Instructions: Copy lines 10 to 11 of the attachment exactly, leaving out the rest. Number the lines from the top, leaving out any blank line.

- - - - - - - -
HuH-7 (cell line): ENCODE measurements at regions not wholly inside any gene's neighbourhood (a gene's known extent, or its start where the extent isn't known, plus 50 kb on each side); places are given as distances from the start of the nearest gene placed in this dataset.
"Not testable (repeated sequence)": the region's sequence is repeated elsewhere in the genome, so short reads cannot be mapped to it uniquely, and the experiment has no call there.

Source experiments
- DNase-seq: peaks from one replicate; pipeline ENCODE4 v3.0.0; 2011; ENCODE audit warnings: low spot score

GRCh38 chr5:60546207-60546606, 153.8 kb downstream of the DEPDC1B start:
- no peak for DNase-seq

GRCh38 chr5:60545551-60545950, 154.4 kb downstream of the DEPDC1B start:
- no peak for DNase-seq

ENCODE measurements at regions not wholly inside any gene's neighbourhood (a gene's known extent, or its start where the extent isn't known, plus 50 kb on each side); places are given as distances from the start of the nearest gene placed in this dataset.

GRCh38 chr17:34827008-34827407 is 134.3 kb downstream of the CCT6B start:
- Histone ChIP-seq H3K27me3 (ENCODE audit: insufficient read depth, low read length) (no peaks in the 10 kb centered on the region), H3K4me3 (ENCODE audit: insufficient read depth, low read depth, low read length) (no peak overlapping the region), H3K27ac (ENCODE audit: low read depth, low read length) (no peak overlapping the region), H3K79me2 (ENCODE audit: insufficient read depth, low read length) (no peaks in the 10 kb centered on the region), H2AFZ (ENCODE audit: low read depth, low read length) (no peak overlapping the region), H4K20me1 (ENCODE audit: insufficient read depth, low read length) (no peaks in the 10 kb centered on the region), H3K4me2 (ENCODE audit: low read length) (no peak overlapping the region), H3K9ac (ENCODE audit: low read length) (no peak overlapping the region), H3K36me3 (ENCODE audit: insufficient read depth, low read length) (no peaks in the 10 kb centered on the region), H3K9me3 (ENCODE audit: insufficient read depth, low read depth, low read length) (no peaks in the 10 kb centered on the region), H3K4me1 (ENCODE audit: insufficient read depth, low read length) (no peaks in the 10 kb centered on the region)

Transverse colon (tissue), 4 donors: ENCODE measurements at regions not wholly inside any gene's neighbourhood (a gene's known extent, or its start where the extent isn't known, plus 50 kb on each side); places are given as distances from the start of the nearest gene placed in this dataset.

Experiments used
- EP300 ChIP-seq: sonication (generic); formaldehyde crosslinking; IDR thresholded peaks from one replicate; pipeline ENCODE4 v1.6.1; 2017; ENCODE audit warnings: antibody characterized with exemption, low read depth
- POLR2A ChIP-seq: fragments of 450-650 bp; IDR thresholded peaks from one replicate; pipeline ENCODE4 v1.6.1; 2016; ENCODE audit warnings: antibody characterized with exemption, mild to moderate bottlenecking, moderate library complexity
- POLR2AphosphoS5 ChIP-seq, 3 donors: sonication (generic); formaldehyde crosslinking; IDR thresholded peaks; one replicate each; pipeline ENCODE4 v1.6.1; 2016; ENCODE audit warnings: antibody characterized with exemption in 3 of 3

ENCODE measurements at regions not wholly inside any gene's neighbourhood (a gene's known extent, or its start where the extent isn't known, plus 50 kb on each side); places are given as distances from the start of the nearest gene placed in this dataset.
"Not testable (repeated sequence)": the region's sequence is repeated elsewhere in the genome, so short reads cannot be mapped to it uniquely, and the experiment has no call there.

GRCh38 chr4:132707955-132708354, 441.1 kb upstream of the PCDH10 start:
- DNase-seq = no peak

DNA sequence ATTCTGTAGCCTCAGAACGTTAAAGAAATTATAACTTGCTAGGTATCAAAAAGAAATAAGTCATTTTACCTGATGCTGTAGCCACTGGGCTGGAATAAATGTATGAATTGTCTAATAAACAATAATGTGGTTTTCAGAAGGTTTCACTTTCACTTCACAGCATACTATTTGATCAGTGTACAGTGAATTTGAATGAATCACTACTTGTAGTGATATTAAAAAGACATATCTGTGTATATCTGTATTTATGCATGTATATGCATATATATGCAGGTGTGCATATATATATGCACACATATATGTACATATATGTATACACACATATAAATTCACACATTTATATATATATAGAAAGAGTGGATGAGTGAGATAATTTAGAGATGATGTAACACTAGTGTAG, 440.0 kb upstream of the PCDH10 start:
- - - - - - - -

GRCh38 chr17:34827008-34827407 is 134.3 kb downstream of the CCT6B start:
- Histone ChIP-seq H3K27me3 (ENCODE audit: insufficient read depth, low read length) (no peaks in the 10 kb centered on the region), H3K4me3 (ENCODE audit: insufficient read depth, low read depth, low read length) (no peak overlapping the region), H3K27ac (ENCODE audit: low read depth, low read length) (no peak overlapping the region), H3K79me2 (ENCODE audit: insufficient read depth, low read length) (no peaks in the 10 kb centered on the region), H2AFZ (ENCODE audit: low read depth, low read length) (no peak overlapping the region), H4K20me1 (ENCODE audit: insufficient read depth, low read length) (no peaks in the 10 kb centered on the region), H3K4me2 (ENCODE audit: low read length) (no peak overlapping the region), H3K9ac (ENCODE audit: low read length) (no peak overlapping the region), H3K36me3 (ENCODE audit: insufficient read depth, low read length) (no peaks in the 10 kb centered on the region), H3K9me3 (ENCODE audit: insufficient read depth, low read depth, low read length) (no peaks in the 10 kb centered on the region), H3K4me1 (ENCODE audit: insufficient read depth, low read length) (no peaks in the 10 kb centered on the region)